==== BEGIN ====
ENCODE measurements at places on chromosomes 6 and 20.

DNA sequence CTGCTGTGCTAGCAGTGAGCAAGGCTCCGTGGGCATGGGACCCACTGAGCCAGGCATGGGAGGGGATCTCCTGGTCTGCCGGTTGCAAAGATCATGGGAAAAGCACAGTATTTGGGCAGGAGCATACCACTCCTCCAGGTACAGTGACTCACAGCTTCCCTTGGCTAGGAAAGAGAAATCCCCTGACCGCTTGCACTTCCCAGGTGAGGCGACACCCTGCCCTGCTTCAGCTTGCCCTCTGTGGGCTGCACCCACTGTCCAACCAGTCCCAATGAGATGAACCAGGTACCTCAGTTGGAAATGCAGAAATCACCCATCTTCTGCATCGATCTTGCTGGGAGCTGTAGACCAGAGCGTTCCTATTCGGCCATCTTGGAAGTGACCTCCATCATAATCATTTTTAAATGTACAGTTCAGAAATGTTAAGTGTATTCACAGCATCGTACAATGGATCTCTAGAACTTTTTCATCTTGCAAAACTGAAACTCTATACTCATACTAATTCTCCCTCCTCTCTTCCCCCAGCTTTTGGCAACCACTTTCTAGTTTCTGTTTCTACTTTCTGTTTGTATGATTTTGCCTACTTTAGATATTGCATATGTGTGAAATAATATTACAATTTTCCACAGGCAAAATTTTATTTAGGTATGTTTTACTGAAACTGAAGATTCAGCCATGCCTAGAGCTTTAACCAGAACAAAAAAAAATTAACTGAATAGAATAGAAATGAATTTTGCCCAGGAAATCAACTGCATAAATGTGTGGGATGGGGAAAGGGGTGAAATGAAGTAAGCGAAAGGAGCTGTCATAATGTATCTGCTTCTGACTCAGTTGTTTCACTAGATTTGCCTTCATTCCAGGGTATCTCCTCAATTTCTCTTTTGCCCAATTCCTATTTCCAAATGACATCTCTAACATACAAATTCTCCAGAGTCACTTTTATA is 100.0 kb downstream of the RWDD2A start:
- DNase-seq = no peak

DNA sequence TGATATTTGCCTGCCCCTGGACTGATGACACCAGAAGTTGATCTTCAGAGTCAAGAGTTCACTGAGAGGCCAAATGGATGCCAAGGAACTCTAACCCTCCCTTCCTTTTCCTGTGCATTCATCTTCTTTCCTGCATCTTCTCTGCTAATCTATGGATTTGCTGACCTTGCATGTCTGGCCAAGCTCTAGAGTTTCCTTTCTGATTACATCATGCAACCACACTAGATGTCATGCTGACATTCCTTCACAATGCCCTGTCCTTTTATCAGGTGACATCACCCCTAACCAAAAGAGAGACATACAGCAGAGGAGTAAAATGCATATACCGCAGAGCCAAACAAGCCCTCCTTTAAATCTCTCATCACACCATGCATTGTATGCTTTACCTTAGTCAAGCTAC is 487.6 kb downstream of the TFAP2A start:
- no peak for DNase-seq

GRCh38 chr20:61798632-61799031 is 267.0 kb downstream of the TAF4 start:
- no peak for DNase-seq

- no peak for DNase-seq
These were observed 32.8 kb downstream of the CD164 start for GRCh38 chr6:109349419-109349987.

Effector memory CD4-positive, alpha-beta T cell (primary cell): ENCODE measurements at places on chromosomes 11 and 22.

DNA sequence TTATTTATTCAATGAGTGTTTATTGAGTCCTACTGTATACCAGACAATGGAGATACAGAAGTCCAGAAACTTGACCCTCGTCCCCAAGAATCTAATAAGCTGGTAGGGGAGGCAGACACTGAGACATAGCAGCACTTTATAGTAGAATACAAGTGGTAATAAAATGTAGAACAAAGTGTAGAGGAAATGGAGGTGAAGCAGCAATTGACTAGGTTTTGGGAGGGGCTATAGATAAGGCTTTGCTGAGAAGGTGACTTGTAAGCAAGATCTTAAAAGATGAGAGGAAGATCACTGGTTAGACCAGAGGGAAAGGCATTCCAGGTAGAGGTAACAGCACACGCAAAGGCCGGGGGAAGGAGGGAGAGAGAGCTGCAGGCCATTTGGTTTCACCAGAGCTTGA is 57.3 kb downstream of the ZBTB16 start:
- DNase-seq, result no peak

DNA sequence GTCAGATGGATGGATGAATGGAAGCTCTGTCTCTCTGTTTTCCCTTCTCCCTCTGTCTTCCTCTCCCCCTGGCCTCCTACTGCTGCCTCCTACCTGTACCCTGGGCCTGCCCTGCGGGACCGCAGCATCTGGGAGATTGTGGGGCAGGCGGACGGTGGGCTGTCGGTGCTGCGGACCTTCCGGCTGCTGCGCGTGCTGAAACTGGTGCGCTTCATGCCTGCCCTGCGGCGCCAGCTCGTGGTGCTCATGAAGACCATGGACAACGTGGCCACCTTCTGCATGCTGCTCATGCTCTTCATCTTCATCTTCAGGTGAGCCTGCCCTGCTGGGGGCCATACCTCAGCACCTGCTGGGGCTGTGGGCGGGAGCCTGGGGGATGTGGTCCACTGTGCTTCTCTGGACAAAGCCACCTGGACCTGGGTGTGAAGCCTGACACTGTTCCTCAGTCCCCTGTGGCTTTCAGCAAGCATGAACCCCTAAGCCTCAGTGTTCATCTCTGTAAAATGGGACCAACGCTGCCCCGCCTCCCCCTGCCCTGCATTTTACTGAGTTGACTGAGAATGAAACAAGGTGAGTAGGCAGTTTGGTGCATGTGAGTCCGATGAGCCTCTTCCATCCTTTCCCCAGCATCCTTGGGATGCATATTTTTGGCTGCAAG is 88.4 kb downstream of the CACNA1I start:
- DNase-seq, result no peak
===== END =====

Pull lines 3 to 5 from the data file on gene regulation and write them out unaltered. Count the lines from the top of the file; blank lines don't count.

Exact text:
- DNase-seq = no peak

DNA sequence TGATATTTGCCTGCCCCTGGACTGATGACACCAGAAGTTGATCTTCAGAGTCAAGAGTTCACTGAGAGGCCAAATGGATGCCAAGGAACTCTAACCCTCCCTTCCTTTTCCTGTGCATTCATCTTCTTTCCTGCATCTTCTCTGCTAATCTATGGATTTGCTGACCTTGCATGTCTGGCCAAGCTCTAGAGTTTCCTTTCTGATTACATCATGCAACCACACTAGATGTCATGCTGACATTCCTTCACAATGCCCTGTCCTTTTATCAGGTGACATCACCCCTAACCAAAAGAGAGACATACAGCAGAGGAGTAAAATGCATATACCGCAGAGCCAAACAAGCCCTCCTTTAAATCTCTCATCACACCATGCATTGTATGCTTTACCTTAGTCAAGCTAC is 487.6 kb downstream of the TFAP2A start:
- no peak for DNase-seq